skip to main content
OSTI.GOV title logo U.S. Department of Energy
Office of Scientific and Technical Information

Title: Evaluating building IAQ and ventilation with indoor carbon dioxide

Abstract

A number of approaches exist to evaluate building ventilation and indoor air quality. In some situations, the measurement and analysis of indoor carbon dioxide concentrations can be useful for understanding indoor air quality and ventilation. On the other hand, oversimplified descriptions of measurement procedures based on carbon dioxide have been presented, and there have been many instances in which indoor carbon dioxide concentration measurements have been misinterpreted and misunderstood. This paper describes various applications of carbon dioxide concentrations for evaluating building air quality and ventilation and the factors that need to be considered in their use. While carbon dioxide concentrations do not provide a comprehensive indication of indoor air quality, they can be used to indicate the acceptability of a space in terms of human body odor. Also, under some circumstances carbon dioxide can also be used to estimate building air change rates and percent outdoor air intake at an air handler. These uses of indoor carbon dioxide concentrations, and the situations in which their use is appropriate, are described. In addition, the factors that must be considered when using indoor carbon dioxide concentrations in these ways are also discussed. These factors include building and ventilation system configuration, occupancy patterns,more » nonoccupant carbon dioxide sources, time and location of air sampling, and instrumentation for concentration measurement.« less

Authors:
 [1]
  1. National Inst. of Standards and Technology, Gaithersburg, MD (United States). Building and Fire Research Lab.
Publication Date:
OSTI Identifier:
349956
Report Number(s):
CONF-970668-
Journal ID: ISSN 0001-2505; TRN: IM9925%%107
Resource Type:
Conference
Resource Relation:
Conference: American Society of Heating, Refrigerating and Air-Conditioning Engineers (ASHRAE) annual meeting, Boston, MA (United States), 28 Jun - 2 Jul 1997; Other Information: PBD: 1997; Related Information: Is Part Of ASHRAE transactions: Technical and symposium papers, 1997. Volume 103, Part 2; PB: 1072 p.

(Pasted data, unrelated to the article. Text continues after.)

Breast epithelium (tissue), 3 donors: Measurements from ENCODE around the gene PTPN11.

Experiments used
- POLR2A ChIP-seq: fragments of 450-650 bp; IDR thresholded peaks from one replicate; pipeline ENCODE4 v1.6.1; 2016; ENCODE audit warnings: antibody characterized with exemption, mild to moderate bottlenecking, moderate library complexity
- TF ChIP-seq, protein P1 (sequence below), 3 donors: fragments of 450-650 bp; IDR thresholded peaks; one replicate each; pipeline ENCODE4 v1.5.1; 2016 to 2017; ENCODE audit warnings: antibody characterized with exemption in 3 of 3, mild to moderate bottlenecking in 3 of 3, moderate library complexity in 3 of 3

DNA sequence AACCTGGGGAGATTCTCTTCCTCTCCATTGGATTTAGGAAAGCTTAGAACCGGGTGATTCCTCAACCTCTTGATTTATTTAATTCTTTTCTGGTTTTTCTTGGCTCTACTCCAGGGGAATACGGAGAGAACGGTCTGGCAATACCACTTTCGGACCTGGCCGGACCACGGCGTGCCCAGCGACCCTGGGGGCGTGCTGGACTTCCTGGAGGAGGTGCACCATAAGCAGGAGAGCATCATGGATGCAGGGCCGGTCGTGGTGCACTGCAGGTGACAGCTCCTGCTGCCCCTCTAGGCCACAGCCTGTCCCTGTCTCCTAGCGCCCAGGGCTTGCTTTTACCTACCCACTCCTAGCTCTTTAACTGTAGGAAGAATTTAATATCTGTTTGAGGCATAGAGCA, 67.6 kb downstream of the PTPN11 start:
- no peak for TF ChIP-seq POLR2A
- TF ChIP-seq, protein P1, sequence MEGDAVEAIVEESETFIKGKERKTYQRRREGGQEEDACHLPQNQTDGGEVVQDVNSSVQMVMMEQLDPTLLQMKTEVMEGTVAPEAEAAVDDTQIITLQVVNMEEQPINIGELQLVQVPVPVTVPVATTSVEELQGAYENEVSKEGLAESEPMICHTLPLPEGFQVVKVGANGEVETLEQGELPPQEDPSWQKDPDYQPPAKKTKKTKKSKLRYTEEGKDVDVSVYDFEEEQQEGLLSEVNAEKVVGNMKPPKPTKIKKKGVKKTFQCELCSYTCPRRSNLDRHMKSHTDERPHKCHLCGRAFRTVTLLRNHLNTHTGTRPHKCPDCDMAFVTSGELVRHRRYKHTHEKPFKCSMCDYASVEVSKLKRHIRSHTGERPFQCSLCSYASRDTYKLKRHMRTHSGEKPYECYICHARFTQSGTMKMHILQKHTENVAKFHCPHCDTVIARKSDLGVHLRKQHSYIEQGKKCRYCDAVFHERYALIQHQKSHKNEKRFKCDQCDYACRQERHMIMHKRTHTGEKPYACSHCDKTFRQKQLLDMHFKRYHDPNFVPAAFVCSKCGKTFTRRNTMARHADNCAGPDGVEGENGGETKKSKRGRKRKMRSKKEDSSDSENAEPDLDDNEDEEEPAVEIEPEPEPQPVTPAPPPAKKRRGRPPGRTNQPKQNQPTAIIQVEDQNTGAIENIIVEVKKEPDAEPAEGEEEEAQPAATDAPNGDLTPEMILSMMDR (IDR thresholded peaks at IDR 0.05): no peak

Country of Publication:
United States
Language:
English
Subject:
32 ENERGY CONSERVATION, CONSUMPTION, AND UTILIZATION; INDOOR AIR POLLUTION; AIR QUALITY; VENTILATION; CARBON DIOXIDE

Citation Formats

Persily, A.K. Evaluating building IAQ and ventilation with indoor carbon dioxide. United States: N. p., 1997. Web.
Persily, A.K. Evaluating building IAQ and ventilation with indoor carbon dioxide. United States.
Persily, A.K. Wed . "Evaluating building IAQ and ventilation with indoor carbon dioxide". United States.
@article{osti_349956,
title = {Evaluating building IAQ and ventilation with indoor carbon dioxide},
author = {Persily, A.K.},
abstractNote = {A number of approaches exist to evaluate building ventilation and indoor air quality. In some situations, the measurement and analysis of indoor carbon dioxide concentrations can be useful for understanding indoor air quality and ventilation. On the other hand, oversimplified descriptions of measurement procedures based on carbon dioxide have been presented, and there have been many instances in which indoor carbon dioxide concentration measurements have been misinterpreted and misunderstood. This paper describes various applications of carbon dioxide concentrations for evaluating building air quality and ventilation and the factors that need to be considered in their use. While carbon dioxide concentrations do not provide a comprehensive indication of indoor air quality, they can be used to indicate the acceptability of a space in terms of human body odor. Also, under some circumstances carbon dioxide can also be used to estimate building air change rates and percent outdoor air intake at an air handler. These uses of indoor carbon dioxide concentrations, and the situations in which their use is appropriate, are described. In addition, the factors that must be considered when using indoor carbon dioxide concentrations in these ways are also discussed. These factors include building and ventilation system configuration, occupancy patterns, nonoccupant carbon dioxide sources, time and location of air sampling, and instrumentation for concentration measurement.},
doi = {},
journal = {},
issn = {0001-2505},
number = ,
volume = ,
place = {United States},
year = {1997},
month = {12}
}

Conference:
Other availability
Please see Document Availability for additional information on obtaining the full-text document. Library patrons may search WorldCat to identify libraries that hold this conference proceeding.

Save / Share: